Greg Dyke has responded to Heather Rabbatts’ criticism of the commission that the Football Association chairman set-up to tackle the current state of the England team, after the board member accused the governing body of “letting down so many black and ethnic minority players” in a public letter.
Rabbatts was critical of the all-white, all-male task force suggesting that "the opportunity to lead an informed debate on the future of English players has been singularly damaged" and also that the lack of diversity "has exposed the FA at a vital moment."
However, in another public letter released on the FA’s website Dyke wrote to say that suggesting they had never considered an ethical balance among the group selected would be an unfair claim.
“I do accept we made a mistake announcing only part of the membership of the Commission when we did, but to suggest we never considered the ethnic balance of the Commission is unfair,” said Dyke.
“We originally had Clarke Carlisle as a member but the PFA decided they would rather have their new Chairman on the Commission and we also identified other individuals from the BAME community who we felt would add strength and value to the Commission.
“Unfortunately, as they are active in football on a day-to-day basis, they felt the time commitments would be prohibitive. As you know, we still want to see people with relevant experience from the BAME community on the Commission and giving evidence to it.”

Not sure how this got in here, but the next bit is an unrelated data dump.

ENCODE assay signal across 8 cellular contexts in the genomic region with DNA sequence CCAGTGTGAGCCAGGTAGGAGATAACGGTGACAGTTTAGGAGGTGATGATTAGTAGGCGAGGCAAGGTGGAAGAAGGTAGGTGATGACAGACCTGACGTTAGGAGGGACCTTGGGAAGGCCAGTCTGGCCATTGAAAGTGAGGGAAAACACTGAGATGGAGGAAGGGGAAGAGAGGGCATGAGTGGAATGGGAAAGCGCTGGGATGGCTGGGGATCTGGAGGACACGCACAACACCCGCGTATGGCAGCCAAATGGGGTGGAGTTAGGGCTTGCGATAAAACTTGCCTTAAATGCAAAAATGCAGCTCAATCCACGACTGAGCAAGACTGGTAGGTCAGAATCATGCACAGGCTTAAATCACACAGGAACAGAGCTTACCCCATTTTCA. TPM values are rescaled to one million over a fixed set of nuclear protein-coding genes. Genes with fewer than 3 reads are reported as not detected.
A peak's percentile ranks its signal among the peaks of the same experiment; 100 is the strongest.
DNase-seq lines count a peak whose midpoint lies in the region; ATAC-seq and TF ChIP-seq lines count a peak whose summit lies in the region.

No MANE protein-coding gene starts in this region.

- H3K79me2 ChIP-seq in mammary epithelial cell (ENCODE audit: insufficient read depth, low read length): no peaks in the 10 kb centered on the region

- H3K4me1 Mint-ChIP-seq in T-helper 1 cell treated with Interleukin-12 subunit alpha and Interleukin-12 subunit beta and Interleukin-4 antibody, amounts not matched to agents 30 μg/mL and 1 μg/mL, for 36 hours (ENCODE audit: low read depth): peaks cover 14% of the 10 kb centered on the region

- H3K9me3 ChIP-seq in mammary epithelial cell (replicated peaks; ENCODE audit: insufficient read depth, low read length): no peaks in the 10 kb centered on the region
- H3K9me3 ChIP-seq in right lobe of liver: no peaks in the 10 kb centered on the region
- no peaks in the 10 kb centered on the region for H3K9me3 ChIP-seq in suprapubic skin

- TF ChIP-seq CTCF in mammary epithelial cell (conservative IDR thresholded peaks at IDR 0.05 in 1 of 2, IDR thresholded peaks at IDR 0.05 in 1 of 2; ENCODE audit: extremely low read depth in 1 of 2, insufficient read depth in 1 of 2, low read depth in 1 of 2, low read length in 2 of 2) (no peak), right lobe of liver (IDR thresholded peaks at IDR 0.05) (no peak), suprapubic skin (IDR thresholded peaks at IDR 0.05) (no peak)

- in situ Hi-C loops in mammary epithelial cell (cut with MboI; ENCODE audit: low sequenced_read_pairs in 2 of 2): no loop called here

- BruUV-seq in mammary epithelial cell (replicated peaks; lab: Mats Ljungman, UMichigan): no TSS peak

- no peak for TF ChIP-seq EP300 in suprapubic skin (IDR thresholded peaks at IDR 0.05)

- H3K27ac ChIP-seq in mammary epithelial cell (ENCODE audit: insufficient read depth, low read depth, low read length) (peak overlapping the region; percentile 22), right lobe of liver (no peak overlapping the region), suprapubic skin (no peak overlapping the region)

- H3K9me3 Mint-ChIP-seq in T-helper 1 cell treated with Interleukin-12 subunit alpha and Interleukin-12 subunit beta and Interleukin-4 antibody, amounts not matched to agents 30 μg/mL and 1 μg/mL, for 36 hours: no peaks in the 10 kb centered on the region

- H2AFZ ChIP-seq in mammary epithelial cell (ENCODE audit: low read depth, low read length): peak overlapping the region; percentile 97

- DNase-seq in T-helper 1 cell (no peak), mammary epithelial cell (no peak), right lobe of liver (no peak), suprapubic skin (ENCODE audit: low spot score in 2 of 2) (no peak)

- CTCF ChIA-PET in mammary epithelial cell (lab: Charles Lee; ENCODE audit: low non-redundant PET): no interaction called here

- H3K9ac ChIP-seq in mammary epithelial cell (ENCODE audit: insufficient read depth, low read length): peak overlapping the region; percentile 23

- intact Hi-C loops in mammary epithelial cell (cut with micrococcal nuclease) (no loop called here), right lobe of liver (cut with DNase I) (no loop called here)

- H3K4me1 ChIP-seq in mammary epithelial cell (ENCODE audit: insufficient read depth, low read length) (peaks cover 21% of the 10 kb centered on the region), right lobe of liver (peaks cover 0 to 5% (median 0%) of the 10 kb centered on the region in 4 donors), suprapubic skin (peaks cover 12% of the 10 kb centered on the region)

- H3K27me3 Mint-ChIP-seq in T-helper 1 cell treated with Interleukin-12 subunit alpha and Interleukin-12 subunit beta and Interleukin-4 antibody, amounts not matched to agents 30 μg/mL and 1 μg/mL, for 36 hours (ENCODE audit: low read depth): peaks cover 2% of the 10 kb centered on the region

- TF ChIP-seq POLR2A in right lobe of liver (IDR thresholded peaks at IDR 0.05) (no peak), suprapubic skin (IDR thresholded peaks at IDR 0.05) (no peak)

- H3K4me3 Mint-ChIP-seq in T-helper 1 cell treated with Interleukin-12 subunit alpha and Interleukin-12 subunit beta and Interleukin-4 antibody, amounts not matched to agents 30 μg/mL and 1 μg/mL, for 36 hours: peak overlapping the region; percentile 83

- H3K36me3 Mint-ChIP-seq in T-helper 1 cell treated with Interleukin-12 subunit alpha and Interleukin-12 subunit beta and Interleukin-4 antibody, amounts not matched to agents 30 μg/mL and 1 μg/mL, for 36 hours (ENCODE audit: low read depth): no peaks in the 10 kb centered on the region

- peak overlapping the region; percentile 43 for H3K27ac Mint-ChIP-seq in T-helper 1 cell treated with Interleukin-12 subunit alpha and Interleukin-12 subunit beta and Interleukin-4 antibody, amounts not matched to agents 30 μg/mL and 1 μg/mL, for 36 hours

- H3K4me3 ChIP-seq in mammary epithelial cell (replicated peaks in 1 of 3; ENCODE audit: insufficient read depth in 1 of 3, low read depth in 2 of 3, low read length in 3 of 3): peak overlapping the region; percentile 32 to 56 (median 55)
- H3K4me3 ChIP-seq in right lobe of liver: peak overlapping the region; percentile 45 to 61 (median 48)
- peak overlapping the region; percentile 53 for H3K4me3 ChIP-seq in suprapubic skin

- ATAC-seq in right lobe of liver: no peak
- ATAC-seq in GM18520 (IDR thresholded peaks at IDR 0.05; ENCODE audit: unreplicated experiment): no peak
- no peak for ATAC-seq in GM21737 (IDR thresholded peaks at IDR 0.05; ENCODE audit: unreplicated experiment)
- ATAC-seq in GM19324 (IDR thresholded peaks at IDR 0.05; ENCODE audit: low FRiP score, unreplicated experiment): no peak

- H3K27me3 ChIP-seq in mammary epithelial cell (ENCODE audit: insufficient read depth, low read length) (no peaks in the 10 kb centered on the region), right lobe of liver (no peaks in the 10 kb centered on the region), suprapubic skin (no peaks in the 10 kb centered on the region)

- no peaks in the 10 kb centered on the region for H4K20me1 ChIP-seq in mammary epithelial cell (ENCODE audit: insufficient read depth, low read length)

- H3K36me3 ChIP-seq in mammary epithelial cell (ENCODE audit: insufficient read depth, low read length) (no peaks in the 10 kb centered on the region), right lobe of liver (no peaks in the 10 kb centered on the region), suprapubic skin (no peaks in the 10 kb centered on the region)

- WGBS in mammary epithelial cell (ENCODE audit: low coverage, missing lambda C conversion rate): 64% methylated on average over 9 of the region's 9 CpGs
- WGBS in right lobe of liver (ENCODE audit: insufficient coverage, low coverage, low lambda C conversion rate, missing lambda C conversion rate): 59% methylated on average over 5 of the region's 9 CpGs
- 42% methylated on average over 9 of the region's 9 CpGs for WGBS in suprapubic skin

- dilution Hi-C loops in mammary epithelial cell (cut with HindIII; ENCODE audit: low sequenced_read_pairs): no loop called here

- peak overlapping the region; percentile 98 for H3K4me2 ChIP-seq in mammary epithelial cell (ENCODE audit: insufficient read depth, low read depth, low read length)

Dyke added that had the furore over Roy Hodgson’s dressing room ‘space monkey’ joke not arisen earlier this week, the final two or three members on the commission would have already been announced.
“The make-up of the Commission has been moving for some time but I did explain to you and the Board that we planned to appoint two or three additional members and would have done so this week had the issue of Roy Hodgson’s dressing room comments not blown up,” admitted Dyke.
The 66-year-old then went on to add a personal tone to the letter, in which he appeared to have regretted Rabbatts’ need to make her feeling public.
Dyke wrote at the beginning of his letter: “I recognise your strength of feeling on this issue but I am sorry that you felt that you had to make your concerns public.”
He added: “Heather, we go back a long way, we’ve been friends for a long time and I’m sorry if this has been a difficult issue for you but, as you know, the aim of the Commission is two-fold.
“The first is to try and strengthen the England team going forward. The second is to ensure that talented English kids, whatever their ethnicity or creed, are able to fulfil their potential to play at the highest level in English football, something which currently we are not sure is happening.
“If we can make some progress towards achieving both these aims it will have done a good job.”